New Delhi, Feb 11 (PTI) The government today said it isconcerned over the takeover of Indian pharmaceutical companieswhich have grown after availing State benefits in theirresearch and development.
Speaking to reporters here, Commerce and IndustryMinister Anand Sharma, however, said the policy of 100 percent FDI in greenfield projects through automatic route wouldcontinue.
After a spate of takeovers like that of Ranbaxy Labs,Dabur Pharma and Piramal Health Care, acquisitions have beenraised in certain government quarters like Health Ministry onwhether there is a case for restrictions on acquisitions ofthe domestic pharma firms.
"As far as greenfield investments are concerned, 100 percent FDI is allowed. But the ones where research of newmedicals and development of new drugs are concerned, which areprone to takeovers is the Health Ministry''s concern and thatis a valid concern," Commerce and Industry Minister AnandSharma told reporters here.
Department of Industrial Policy and Promotion (DIPP), anodal agency responsible for FDI related matters, too hasraised concerns over the growing dominance of multinationalsin the sector.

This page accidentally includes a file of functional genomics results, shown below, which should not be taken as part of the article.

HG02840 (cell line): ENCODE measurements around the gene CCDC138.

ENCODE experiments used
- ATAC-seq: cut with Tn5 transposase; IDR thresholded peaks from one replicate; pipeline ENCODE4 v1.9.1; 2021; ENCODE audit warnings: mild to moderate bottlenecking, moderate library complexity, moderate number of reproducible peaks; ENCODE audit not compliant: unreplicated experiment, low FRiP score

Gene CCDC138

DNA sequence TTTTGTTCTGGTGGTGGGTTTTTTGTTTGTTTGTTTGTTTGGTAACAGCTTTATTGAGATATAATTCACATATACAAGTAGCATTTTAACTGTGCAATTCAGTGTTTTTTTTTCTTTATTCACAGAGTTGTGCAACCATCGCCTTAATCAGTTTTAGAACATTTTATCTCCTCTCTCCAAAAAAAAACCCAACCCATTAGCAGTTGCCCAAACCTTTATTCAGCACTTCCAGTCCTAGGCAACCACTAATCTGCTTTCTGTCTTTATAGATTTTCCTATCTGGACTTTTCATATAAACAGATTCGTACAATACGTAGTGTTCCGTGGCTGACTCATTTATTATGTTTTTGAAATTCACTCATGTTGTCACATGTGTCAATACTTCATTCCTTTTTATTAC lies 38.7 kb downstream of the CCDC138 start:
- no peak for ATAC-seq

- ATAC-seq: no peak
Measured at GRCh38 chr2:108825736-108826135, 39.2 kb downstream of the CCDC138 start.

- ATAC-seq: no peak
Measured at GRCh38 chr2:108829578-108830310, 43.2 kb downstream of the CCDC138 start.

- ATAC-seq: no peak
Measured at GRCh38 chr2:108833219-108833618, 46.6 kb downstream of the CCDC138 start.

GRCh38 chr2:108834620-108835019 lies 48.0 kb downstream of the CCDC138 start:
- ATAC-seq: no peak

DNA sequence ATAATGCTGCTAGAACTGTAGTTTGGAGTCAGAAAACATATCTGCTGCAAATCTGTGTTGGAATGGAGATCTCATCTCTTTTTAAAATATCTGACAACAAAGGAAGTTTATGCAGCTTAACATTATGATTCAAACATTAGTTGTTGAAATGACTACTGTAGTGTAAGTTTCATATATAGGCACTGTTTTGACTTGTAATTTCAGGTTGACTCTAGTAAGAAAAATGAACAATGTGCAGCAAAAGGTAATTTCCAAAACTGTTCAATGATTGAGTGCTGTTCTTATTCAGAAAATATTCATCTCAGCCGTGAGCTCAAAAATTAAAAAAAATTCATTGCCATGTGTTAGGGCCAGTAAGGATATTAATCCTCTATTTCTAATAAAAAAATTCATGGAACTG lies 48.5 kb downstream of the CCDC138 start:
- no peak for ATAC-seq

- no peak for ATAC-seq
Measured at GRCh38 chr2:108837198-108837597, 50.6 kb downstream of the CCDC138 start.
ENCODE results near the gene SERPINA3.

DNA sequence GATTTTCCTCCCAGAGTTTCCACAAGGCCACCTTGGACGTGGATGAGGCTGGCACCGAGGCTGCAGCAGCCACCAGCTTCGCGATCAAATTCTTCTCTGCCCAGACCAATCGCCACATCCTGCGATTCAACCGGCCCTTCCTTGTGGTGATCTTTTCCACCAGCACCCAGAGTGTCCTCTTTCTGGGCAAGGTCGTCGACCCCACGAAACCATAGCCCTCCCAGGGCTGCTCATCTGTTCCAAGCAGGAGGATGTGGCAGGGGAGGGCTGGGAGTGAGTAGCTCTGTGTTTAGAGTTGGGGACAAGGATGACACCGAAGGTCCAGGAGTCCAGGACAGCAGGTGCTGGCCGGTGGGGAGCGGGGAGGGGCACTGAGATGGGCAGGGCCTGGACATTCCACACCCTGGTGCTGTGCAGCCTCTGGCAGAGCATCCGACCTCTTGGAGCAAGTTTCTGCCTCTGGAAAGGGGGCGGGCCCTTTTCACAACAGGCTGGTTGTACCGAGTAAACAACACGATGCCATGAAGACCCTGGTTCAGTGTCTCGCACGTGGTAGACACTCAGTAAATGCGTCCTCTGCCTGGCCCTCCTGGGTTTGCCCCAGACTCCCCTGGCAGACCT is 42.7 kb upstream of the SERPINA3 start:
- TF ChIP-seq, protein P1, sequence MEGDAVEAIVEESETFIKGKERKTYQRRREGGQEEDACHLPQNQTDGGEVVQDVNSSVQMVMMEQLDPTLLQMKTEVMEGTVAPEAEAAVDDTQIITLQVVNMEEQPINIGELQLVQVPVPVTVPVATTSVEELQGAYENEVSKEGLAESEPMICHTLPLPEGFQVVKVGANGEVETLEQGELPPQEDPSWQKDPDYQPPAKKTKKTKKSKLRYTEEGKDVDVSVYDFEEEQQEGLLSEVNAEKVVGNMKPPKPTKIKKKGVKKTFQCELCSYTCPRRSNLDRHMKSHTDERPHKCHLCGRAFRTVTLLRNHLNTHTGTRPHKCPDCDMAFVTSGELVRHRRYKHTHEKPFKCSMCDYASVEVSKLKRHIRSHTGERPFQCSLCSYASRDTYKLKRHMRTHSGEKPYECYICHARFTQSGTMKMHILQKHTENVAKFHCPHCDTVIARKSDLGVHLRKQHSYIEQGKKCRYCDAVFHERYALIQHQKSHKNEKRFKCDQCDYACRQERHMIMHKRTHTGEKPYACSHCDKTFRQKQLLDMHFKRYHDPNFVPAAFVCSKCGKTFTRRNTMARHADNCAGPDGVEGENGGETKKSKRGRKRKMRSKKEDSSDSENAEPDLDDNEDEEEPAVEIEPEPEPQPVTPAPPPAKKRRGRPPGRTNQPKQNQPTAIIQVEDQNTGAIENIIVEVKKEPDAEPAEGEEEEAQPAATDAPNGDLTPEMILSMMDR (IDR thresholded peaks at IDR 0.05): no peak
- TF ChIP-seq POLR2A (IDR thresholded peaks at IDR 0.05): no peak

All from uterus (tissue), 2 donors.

In its discussion paper release in last August, DIPP hadsaid that the acquisitions of Indian companies by foreignmulti-national companies in the recent past has led toarticulation of public concern on its impact on theavailability of low-cost medicines.
"Where the funding for research has been from some stateinstitutions and there had been takeovers then there areconcerns. It is not that FDI in the entire pharma sector hadbeen doubted," the minister said.
He said that senior officials of Commerce and HealthMinistry are looking into the matter.
Indian Drug Manufacturers Association (IDMA), however,was demanding that the government bring down the foreigndirect investment (FDI) in the sector to 49 per cent.
"Otherwise whole of the domestic firms would be takenover by the big MNCs," IDMA said.
Sharma further said that the government is aiming toincrease investment in innovation and R&D to two per cent ofthe GDP from a meagre one per cent currently.